A million-dollar ticket was sold to an individual in Vernon from the Lotto Max draw Friday, June 11, 2021. (Photo courtesy of BCLC)
Lottery ticket worth $1 million sold in Vernon

One lucky individual holds one of 20 tickets worth $1 million from Friday’s Lotto Max draw

“65 years, I’ve carried the stories in my mind and live it every day,” says Jack Kruger. (Athena Bonneau)
‘Maybe this time they will listen’: Survivor shares stories from B.C. residential school

Jack Kruger, living in Syilx territory, wasn’t surprised by news of 215 children’s remains found on the grounds of the former Kamloops Indian Residential School

A logging truck carries its load down the Elaho Valley near in Squamish, B.C. in this file photo. THE CANADIAN PRESS/Chuck Stoody
Squamish Nation calls for old-growth logging moratorium in its territory

The nation says 44% of old-growth forests in its 6,900-square kilometre territory are protected while the rest remain at risk

Flowers and cards are left at a makeshift memorial at a monument outside the former Kamloops Indian Residential School to honour the 215 children whose remains are believed to have been discovered buried near the city in Kamloops, B.C., on Monday, May 31, 2021. THE CANADIAN PRESS/Darryl Dyck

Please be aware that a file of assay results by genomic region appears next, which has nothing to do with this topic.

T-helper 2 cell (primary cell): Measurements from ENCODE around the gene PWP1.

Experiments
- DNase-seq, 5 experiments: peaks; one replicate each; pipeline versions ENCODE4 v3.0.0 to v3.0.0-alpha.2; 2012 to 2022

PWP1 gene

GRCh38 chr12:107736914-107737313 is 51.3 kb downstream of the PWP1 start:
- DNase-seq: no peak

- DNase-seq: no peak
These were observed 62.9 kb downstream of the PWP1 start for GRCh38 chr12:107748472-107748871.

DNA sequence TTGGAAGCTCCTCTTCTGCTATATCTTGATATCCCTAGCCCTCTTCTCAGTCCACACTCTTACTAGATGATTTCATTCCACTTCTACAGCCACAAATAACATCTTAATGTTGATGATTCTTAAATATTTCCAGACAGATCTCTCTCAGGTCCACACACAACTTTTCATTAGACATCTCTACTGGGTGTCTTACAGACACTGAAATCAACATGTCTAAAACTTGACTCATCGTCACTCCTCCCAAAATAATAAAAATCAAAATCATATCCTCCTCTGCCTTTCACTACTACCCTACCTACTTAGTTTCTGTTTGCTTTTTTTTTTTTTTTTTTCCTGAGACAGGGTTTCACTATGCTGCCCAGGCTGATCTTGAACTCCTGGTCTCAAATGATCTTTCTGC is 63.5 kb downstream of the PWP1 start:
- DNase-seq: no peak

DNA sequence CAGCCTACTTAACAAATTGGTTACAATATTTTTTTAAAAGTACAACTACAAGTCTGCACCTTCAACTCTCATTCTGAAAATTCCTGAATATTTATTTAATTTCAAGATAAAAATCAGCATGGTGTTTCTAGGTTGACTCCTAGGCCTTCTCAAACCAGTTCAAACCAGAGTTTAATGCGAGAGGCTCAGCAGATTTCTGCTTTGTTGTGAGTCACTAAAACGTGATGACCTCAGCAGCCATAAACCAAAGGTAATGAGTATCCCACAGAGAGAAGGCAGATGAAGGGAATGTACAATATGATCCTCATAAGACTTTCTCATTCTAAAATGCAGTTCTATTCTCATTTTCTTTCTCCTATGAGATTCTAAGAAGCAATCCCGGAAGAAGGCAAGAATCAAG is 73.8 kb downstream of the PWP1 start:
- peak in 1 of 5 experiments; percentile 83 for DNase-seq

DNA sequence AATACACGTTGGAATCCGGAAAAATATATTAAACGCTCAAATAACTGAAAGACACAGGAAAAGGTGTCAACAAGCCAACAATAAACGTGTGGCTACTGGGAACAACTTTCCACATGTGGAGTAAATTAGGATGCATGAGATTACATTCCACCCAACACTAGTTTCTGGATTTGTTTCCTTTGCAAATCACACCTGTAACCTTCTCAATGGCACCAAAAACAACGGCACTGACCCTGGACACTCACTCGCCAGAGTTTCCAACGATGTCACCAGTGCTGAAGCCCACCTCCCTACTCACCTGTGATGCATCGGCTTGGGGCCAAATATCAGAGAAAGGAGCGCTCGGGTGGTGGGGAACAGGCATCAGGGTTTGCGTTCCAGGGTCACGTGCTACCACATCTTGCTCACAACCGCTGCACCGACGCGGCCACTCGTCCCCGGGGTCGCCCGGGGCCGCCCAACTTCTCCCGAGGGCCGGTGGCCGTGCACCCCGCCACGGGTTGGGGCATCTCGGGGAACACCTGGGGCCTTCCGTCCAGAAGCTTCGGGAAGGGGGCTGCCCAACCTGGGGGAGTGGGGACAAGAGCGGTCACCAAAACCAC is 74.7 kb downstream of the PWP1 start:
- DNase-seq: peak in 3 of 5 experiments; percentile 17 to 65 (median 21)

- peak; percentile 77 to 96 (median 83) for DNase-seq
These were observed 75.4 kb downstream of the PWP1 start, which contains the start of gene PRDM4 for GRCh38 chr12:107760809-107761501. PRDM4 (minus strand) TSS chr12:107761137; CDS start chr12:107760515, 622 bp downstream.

‘Pick a Sunday:’ Indigenous leaders ask Catholics to stay home, push for apology

Indigenous leaders are calling on Catholics to stand in solidarity with residential school survivors by not attending church services

“They will never be forgotten, every child matters,” says Sioux Valley Chief Jennifer Bone in a video statement June 1. (Screen grab)
104 ‘potential graves’ detected at site of former residential school in Manitoba

Sioux Valley Dakota Nation working to identify, repatriate students buried near former Brandon residential school

The Queen Victoria statue at the B.C. legislature was splattered with what looks like red paint on Friday. (Nicole Crescenzi/News Staff)
Queen Victoria statue at B.C. legislature vandalized Friday

Statue splattered with red paint by old growth forest proponents

Police cars are seen parked outside Vancouver Police Department headquarters on Saturday, January 9, 2021. THE CANADIAN PRESS/Darryl Dyck
Vancouver police officer charged with assault during an arrest in 2019

The service has released no other details about the allegations

Most Read